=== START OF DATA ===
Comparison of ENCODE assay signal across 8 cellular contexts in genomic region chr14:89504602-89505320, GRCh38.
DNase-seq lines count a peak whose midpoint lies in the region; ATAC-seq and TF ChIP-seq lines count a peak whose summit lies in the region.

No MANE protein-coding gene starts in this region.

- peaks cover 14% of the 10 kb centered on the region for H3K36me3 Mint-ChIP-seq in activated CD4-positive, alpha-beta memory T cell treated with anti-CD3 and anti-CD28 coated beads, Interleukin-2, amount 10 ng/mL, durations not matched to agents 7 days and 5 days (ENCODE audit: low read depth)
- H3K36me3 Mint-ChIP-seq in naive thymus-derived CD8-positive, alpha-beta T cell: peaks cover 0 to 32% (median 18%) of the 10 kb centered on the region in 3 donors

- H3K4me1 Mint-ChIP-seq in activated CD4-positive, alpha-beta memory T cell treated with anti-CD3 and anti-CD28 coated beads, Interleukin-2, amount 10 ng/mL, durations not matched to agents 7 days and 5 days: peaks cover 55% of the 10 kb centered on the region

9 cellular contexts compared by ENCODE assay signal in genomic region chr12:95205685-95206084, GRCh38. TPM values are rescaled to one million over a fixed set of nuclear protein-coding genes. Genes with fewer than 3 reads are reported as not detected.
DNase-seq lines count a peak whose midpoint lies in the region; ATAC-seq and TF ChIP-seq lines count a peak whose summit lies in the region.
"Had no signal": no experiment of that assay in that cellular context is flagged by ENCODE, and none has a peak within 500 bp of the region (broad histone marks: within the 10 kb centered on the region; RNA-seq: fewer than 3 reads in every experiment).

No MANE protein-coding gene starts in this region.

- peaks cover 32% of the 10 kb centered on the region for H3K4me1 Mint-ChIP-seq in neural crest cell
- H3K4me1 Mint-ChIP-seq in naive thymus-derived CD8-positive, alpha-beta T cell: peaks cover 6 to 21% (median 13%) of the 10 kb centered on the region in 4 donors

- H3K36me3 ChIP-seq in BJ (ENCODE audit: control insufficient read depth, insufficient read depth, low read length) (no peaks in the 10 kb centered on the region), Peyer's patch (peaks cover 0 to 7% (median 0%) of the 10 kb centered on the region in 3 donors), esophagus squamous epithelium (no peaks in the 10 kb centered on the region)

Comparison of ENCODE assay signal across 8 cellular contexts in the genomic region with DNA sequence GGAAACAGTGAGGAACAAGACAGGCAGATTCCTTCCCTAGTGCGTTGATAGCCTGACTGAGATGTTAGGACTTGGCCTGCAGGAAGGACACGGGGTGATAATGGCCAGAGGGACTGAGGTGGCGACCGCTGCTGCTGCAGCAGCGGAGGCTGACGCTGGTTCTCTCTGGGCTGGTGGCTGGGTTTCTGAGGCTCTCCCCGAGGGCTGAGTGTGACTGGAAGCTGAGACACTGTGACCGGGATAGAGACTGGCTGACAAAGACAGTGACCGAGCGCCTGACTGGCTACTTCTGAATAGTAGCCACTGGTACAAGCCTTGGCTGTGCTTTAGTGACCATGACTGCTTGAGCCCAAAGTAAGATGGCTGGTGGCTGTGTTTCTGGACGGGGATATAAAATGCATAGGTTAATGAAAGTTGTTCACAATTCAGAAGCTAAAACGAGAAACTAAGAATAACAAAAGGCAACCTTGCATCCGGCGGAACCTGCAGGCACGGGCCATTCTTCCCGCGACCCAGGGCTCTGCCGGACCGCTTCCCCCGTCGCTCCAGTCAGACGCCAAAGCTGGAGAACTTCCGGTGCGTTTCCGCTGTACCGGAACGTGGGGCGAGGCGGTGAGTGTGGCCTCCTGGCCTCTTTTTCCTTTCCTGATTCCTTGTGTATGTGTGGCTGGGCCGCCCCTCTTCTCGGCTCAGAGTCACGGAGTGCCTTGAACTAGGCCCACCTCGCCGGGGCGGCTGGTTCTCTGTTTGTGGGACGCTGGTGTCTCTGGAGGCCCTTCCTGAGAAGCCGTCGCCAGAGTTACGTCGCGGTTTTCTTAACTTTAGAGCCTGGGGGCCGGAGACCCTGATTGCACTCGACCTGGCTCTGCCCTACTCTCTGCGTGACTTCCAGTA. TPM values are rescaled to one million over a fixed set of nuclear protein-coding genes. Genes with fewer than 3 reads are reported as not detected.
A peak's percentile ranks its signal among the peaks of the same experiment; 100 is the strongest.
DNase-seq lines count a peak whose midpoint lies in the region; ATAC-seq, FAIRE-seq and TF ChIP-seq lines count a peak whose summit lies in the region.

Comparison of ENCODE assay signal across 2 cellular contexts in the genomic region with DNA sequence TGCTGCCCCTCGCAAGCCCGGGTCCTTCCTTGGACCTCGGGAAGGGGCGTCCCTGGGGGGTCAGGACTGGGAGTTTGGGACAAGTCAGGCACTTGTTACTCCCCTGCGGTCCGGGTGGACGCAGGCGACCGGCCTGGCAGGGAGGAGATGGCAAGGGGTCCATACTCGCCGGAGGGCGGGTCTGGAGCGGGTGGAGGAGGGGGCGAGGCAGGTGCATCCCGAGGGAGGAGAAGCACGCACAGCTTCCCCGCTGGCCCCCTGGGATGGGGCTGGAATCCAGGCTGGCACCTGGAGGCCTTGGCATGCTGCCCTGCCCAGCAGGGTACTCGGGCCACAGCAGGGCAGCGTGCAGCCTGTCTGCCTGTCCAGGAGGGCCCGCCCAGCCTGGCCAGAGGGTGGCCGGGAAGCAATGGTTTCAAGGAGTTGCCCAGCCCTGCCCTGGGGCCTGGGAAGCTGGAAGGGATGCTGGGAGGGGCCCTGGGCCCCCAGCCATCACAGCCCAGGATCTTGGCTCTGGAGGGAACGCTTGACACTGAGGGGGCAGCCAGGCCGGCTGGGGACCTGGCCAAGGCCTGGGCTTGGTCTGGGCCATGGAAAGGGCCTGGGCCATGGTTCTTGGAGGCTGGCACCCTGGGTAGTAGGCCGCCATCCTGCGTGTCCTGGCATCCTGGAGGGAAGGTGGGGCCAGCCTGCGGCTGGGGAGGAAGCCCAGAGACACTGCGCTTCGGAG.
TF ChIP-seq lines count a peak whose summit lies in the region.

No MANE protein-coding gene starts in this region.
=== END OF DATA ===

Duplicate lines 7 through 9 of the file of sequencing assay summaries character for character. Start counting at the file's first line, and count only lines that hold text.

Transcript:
9 cellular contexts compared by ENCODE assay signal in genomic region chr12:95205685-95206084, GRCh38. TPM values are rescaled to one million over a fixed set of nuclear protein-coding genes. Genes with fewer than 3 reads are reported as not detected.
DNase-seq lines count a peak whose midpoint lies in the region; ATAC-seq and TF ChIP-seq lines count a peak whose summit lies in the region.
"Had no signal": no experiment of that assay in that cellular context is flagged by ENCODE, and none has a peak within 500 bp of the region (broad histone marks: within the 10 kb centered on the region; RNA-seq: fewer than 3 reads in every experiment).